Welfare Reform Exposed and Poor Families Facing More Threats

Chuck Sheketoff

On the eve of Governor John Kitzhaber's release of a budget proposal that may call for deep cuts to the state's largest cash assistance and job training program for destitute families with children, a national think tank reports that as a result of welfare reform 15 years ago, Oregon is helping far fewer poor families than it once did.

The analysis (PDF) by the Washington, D.C.-based Center on Budget and Policy Priorities (CBPP) found that in the years just prior to the 1996 welfare reform legislation, the Aid to Families with Dependent Children program helped 60 families for every 100 Oregon families in poverty. By 2008-2009, the program -- now named Temporary Assistance for Needy Families (TANF) -- helped only 35 out of every 100 poor families (PDF), even when factoring in a significant caseload increase following the recession.

According to CBPP, in 1995-96 the program served an estimated 85 percent of eligible persons, while in 2005-06, the latest years with available data, TANF served only an estimated 31 percent of eligible Oregonians.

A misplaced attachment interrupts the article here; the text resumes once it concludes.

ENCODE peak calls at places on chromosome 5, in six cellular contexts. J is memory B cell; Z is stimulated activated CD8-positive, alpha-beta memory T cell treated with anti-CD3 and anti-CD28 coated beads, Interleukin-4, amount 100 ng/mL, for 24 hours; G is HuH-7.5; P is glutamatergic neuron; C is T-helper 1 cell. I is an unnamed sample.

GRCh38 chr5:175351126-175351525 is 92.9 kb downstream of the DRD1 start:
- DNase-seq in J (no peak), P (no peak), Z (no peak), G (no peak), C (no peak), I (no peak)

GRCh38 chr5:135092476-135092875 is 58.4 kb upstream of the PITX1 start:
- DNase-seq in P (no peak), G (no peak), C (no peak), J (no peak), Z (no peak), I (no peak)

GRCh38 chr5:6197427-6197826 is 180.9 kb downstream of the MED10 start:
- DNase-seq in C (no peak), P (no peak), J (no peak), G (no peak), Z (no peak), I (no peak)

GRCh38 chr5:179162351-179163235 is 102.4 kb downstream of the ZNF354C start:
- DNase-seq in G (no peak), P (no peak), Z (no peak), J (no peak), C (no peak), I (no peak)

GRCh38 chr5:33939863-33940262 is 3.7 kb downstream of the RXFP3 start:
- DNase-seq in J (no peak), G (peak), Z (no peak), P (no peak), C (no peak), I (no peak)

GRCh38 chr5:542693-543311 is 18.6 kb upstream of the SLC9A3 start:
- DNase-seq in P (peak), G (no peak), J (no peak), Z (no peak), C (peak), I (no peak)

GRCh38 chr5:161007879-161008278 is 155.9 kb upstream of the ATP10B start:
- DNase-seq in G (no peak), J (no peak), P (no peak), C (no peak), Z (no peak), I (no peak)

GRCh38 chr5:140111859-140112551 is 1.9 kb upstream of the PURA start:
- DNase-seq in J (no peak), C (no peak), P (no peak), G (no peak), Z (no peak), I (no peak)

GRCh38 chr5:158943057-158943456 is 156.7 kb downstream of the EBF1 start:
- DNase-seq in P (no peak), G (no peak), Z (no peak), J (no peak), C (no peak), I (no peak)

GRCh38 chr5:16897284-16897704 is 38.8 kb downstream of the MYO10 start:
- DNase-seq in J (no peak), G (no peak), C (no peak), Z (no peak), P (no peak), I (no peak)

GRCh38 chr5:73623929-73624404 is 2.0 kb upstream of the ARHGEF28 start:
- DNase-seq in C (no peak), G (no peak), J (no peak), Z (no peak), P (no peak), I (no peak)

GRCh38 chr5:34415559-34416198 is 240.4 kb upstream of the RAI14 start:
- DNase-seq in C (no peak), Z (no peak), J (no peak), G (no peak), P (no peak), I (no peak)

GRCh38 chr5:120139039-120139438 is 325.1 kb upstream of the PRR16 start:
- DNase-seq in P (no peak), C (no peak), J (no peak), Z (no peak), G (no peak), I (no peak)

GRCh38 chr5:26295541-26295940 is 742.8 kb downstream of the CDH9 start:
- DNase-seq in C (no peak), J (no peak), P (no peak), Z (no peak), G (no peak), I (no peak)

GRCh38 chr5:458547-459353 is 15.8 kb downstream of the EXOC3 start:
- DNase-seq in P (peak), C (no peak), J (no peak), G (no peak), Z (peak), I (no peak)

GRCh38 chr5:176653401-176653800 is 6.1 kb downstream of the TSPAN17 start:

State caseload data bears out this decline. In fiscal year 1994-95 Oregon's program helped 40,131 families, while only 25,795 families received help in fiscal year 2009-10.

Read more at Oregon's Cash Assistance Program Helps Far Fewer Needy Families Than 15 Years Ago, and discuss here.

Oregon Center for Public PolicyChuck Sheketoff is the executive director of the Oregon Center for Public Policy. You can sign up to receive email notification of OCPP materials at www.ocpp.org.

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    The poor complain, they often do but that's just idle chatter. The system works. It works for all. At least for all who matter.

    • Noam Chomsky

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